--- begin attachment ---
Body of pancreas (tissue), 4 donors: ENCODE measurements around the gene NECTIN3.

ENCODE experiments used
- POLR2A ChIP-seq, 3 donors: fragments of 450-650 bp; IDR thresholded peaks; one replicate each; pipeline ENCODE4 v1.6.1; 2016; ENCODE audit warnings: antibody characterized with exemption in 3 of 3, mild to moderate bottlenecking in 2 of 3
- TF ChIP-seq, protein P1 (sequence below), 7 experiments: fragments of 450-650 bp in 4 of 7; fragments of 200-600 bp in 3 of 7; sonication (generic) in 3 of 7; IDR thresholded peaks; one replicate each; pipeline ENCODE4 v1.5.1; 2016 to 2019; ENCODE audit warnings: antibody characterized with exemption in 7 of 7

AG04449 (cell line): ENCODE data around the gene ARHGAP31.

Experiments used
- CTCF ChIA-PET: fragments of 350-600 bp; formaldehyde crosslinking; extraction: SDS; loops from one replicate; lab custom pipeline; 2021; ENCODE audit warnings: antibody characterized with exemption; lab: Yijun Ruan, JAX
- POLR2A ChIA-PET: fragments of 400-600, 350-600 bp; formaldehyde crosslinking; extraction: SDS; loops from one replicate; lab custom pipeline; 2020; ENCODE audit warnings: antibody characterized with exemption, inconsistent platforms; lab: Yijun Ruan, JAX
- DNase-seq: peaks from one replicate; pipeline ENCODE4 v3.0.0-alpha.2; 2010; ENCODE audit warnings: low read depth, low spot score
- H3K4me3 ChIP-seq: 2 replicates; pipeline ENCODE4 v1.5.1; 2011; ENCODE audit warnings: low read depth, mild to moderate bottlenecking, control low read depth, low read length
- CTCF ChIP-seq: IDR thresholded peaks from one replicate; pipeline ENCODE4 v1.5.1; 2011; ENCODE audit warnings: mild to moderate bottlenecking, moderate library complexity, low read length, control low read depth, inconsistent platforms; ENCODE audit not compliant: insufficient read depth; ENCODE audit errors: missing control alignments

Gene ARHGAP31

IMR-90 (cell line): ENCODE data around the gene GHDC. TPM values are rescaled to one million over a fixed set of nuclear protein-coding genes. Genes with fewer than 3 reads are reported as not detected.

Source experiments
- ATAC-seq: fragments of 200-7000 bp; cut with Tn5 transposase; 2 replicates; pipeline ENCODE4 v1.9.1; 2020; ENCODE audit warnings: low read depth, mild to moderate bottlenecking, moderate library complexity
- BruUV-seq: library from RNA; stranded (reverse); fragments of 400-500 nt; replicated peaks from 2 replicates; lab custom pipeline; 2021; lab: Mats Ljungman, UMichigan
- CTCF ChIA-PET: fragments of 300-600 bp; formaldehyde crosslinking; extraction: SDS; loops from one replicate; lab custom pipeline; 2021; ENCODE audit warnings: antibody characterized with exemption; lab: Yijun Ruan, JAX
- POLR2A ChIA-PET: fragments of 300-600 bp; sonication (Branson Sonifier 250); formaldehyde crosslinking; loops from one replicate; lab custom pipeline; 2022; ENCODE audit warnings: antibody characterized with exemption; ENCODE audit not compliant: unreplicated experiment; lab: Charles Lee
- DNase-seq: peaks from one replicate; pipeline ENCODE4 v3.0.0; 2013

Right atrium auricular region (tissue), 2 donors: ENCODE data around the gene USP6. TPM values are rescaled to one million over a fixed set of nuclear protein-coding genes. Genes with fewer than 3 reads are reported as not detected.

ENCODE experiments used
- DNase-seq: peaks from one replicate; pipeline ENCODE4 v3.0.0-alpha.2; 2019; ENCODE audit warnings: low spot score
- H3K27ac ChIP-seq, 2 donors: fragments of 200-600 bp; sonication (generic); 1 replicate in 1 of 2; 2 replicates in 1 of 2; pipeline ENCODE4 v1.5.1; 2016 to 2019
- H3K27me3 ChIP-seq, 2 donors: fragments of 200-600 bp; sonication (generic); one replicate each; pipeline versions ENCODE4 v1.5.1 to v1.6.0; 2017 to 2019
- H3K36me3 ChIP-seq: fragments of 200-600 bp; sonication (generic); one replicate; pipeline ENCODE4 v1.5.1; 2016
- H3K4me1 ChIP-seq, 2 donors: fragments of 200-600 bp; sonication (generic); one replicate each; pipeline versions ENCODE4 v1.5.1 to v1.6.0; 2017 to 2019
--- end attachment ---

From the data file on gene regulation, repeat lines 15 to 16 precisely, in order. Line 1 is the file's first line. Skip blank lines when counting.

- ATAC-seq: fragments of 200-7000 bp; cut with Tn5 transposase; 2 replicates; pipeline ENCODE4 v1.9.1; 2020; ENCODE audit warnings: low read depth, mild to moderate bottlenecking, moderate library complexity
- BruUV-seq: library from RNA; stranded (reverse); fragments of 400-500 nt; replicated peaks from 2 replicates; lab custom pipeline; 2021; lab: Mats Ljungman, UMichigan